There was also a LOT of people just randomly introducing themselves to other people as I observed and I was building up this scenario in my head where at the PREVIOUS meeting they had all discussed the importance of introducing yourself or something and OH MY GOD WILL PEOPLE QUIT TALKING TO ME.

So I did what everyone does, and tweeted.

I started trying to calm down as the room started filling and it seemed like they were going to get started. (The meeting was also getting started late and I had a hard out at 2 hours so that was worrying me that I’d have to leave before it was over.) I also saw a few people I knew, two of whom sat next to me so that calmed me a bit.

Once the meeting started and they explained a little how things were going to work, I started relaxing. First, they took discussion ideas from the group as a whole and we singled out the 5 most popular to discuss in small groups. The asked the leaders (the people with numbers) to stand up and then everyone to divide between those groups. And this? This is where we take my GENERAL SOCIAL ANXIETIES and evolve them into OH MY GOD I AM ABOUT TO DISCUSS DIFFICULT SUBJECTS LIKE RACISM WITH STRANGERS.

Part 2: New Hotness Social Anxieties – The Value of Being Uncomfortable

Preface: As the meeting started I noticed the room was still majority white and this bothered me at first. Like, “DAMNIT. I really wanted to hear from members of our black community and OF COURSE it’s mostly white people. I KNOW PLENTY OF WHITE PEOPLE.”

But the more I thought on this, the more I realized: Change has to come with the MAJORITY group, right? So while we can’t do it alone, there needs to be MORE White people or else nothing concrete is ever going to happen. So I take back my disappointment over that and am glad everything divided like it did.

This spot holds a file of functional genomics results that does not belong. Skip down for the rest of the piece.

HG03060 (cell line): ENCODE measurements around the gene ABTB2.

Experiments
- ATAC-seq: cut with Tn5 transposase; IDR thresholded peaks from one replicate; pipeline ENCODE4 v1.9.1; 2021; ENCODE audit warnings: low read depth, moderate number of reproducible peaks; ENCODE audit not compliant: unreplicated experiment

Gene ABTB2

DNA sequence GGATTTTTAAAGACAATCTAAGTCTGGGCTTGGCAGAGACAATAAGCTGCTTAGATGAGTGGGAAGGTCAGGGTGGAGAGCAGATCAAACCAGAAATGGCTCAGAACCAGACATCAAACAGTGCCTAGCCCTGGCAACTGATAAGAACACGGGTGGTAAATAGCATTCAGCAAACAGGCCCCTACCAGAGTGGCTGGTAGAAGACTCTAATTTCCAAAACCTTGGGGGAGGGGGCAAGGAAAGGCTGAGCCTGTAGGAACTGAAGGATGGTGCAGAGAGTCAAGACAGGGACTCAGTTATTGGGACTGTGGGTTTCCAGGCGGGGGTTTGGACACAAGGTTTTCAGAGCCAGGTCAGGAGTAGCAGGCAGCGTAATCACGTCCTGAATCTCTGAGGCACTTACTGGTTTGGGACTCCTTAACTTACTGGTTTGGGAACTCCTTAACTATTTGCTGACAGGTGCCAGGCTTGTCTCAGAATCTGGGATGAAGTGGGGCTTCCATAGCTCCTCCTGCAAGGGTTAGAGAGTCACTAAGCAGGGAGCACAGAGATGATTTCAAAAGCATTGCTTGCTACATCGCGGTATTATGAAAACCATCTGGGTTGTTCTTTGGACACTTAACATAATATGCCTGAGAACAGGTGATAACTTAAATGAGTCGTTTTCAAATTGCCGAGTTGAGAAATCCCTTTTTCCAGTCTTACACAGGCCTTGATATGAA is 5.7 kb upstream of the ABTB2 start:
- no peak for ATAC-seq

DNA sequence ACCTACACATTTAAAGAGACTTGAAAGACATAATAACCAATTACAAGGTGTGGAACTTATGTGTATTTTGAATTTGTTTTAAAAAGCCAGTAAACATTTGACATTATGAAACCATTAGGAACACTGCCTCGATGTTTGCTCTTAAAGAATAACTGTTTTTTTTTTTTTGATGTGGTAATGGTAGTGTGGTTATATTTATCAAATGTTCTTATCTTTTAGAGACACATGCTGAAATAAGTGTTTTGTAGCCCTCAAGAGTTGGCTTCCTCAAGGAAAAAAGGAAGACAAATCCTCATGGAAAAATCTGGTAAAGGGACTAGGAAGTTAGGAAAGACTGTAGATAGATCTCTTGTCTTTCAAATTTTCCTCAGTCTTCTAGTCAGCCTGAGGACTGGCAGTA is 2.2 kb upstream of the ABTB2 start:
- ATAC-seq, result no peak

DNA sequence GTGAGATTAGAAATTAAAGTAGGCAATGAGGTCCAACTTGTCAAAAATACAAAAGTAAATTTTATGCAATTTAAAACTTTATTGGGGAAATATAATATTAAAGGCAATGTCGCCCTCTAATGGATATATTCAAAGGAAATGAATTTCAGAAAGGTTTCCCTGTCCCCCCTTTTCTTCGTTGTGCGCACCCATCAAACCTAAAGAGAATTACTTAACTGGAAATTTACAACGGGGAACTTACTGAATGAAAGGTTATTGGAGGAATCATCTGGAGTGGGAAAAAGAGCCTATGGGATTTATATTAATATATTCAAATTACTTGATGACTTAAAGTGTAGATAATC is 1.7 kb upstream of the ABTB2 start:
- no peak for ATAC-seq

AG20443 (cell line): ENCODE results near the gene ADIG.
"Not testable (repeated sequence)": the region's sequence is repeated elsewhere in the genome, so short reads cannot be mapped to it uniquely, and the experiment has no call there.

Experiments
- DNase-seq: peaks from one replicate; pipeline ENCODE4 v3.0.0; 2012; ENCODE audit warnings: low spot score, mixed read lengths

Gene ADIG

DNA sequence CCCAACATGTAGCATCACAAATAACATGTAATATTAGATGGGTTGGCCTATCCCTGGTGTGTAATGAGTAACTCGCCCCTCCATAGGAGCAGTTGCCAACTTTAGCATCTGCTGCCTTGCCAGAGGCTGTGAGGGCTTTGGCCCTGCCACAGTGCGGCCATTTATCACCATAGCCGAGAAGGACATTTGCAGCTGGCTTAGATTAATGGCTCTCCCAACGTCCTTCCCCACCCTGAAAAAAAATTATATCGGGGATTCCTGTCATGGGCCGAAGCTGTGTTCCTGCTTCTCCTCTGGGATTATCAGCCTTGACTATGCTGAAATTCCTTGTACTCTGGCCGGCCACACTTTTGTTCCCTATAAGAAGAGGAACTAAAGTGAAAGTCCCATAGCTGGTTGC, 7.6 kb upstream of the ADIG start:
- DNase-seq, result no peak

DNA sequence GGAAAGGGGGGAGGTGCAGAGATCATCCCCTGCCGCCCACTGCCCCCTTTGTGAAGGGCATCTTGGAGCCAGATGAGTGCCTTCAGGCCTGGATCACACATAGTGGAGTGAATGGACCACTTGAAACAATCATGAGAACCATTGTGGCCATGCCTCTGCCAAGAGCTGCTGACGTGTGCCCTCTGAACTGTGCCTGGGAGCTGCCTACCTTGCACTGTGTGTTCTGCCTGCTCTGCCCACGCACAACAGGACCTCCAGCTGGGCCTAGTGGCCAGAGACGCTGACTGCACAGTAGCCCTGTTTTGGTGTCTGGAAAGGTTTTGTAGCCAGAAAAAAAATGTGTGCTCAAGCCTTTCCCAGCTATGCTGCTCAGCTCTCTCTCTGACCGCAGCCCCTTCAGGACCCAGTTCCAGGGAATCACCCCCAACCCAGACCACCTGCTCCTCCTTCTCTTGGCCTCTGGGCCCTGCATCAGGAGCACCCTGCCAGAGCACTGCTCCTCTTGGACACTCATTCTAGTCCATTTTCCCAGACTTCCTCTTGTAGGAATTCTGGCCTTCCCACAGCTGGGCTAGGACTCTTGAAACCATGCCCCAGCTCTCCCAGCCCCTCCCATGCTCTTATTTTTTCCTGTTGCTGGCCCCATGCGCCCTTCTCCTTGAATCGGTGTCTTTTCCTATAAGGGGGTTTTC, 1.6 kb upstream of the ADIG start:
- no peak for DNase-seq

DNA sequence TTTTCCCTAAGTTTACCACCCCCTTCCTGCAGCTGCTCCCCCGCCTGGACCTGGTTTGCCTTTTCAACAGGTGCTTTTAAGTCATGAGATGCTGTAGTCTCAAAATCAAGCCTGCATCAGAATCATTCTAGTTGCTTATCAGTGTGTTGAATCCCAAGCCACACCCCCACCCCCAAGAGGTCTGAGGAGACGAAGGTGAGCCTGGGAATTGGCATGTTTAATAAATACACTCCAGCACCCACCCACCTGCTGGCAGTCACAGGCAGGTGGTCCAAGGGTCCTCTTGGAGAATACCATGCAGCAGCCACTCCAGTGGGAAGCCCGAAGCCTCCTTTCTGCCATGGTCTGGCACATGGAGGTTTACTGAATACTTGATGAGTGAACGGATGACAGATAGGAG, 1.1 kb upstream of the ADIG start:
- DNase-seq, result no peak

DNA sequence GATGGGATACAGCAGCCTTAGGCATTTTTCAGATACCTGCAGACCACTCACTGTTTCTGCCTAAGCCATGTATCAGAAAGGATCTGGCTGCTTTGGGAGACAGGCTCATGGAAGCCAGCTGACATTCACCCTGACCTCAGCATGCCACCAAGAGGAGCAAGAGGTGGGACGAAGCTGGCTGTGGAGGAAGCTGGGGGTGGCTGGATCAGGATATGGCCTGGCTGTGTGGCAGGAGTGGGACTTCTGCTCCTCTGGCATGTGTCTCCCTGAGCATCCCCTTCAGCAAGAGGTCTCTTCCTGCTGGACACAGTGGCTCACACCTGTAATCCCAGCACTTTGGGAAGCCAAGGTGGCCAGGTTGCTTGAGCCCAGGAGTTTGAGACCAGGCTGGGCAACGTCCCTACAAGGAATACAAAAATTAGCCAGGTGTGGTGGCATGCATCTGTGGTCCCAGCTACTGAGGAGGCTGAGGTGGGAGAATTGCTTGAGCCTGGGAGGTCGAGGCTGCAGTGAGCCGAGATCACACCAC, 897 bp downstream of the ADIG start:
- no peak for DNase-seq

HUMOROUS NOTE: As the groups were self-dividing (there was some confusing about groups which make that part a little strange) my group had nothing but white people at first and we were already cracking up about that. The leader said, “Well, White people…what do you think?” Which was hilarious. And then, even funnier was seeing us all celebrate when two black members joined we were all, “YAYAYAYAYAY!”

We discussed 5 topics and what we discussed specifically is not as important as the general takeaways. The biggest one to me: THERE IS VALUE AND NECESSITY IN DISCOMFORT.

This was SO IMPORTANT because I was fighting a crapton of discomfort that night just to be there. Some of the discomfort was typical for someone suffering from social anxieties, but some was just the discomfort of talking about racism with strangers, many of different races. So, I tried to really become one with my discomfort and see the value in it.

Also discussed – the importance of awkward conversations…WHICH I AVOID LIKE THE PLAGUE. But here’s the thing. Let’s say you have 10 conversations, 9 of them are great and 1 is really terrible and awkward. Do you wish you hadn’t had then other 9 just to avoid the 10th? Because by avoiding them all – you miss out on the possible learning experiences.